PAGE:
DELIBERATIONS ON CONSERVATION OF BUILT HERITAGE: PAYING HOMAGE TO A HISTORICAL PAST THROUGH ARCHITECTURAL EDUCATION, LEARNING AND RESEARCH
Free (open access)
29 - 38
ACHILLES AHIMBISIBWE, ANTHONY K. WAKO
Memorialization of Africa’s architectural past continues to fade in time by way of exposure to the cruelty of natural or man-made forces, iconic buildings from as recent as the 1960s are torn down with little consideration of their heritage value. In 2010, controversy surrounding the demolition of Uganda’s National Museum for a proposed high-rise redevelopment brought to light the blatant disregard for thematic value of Uganda’s memorable architecture. Unfortunately, this was a lone survivor among a myriad of projects where developers show no sympathy, architects offer no guidance, and research efforts draw no attention to protect built heritage or safeguard rich historical narratives. Architecture Education should adopt to support participatory approaches that underpin the integration of revitalising heritage values. It is envisaged that through immersive design experiences students could gain a critical awareness of the realities, insight on regional success stories, an appreciation of limitations around conservation efforts, as well as a lasting memory of taking part in the design of integrated conservation projects. Faculty of the Built Environment (FBE), engenders learning activities appropriated with: conservation doctrines, community needs, sense of the cultural context of historic buildings. A pertinent concern during these undertakings was to initiate processes that instigate students' abilities to band together and work jointly with: students from two similar schools of thought at the faculty of Engineering and Built Environment (EBE), University of Cape Town (UCT) and School of Architecture and Design (SADE), Ardhi University (AU), in conjunction with African Architecture Matters, a non-profit consultancy firm working in fields of design planning, research and education. This paper thus seeks to highlight, from both socio-cultural inferences and historical perspectives, the significance of the learning opportunities for students, researchers and academics through adaptive reuse project of the oldest cinema in East Africa, the Majestic cinema.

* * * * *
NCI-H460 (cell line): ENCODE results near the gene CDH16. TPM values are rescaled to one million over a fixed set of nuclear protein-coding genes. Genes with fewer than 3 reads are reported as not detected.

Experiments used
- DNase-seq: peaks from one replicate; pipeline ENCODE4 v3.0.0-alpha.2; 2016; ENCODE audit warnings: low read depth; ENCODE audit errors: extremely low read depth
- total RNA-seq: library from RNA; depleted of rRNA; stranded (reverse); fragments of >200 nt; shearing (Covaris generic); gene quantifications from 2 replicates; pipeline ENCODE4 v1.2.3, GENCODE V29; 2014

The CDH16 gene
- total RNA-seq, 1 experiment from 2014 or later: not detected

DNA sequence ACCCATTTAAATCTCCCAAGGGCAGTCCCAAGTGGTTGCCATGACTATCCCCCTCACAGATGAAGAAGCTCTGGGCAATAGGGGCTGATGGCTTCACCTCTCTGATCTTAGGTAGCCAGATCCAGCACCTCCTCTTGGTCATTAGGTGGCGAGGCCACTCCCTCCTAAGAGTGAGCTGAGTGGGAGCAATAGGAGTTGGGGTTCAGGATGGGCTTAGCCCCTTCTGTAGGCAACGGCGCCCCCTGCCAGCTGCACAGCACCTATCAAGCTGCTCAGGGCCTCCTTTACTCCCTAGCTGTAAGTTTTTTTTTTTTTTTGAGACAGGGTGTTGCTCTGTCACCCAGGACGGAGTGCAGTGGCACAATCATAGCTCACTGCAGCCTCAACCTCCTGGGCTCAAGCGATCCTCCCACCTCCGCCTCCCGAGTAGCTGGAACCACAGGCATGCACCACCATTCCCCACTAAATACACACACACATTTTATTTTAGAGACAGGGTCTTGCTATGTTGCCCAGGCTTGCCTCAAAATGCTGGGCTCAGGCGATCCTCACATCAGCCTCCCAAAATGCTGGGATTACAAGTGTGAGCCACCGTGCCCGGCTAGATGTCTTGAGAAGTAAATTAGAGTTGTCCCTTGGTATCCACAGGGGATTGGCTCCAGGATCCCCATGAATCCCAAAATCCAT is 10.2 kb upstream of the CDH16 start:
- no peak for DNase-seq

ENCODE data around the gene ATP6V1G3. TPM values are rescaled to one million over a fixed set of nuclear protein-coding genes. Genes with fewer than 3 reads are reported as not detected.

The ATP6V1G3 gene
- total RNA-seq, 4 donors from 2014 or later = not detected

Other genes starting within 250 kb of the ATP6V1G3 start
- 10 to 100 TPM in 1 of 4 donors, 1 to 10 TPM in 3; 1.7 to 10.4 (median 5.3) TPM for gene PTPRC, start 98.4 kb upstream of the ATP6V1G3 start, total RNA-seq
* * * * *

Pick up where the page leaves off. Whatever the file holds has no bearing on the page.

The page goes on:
architectural education, built heritage, conservation, research, adaptive reuse, historic buildings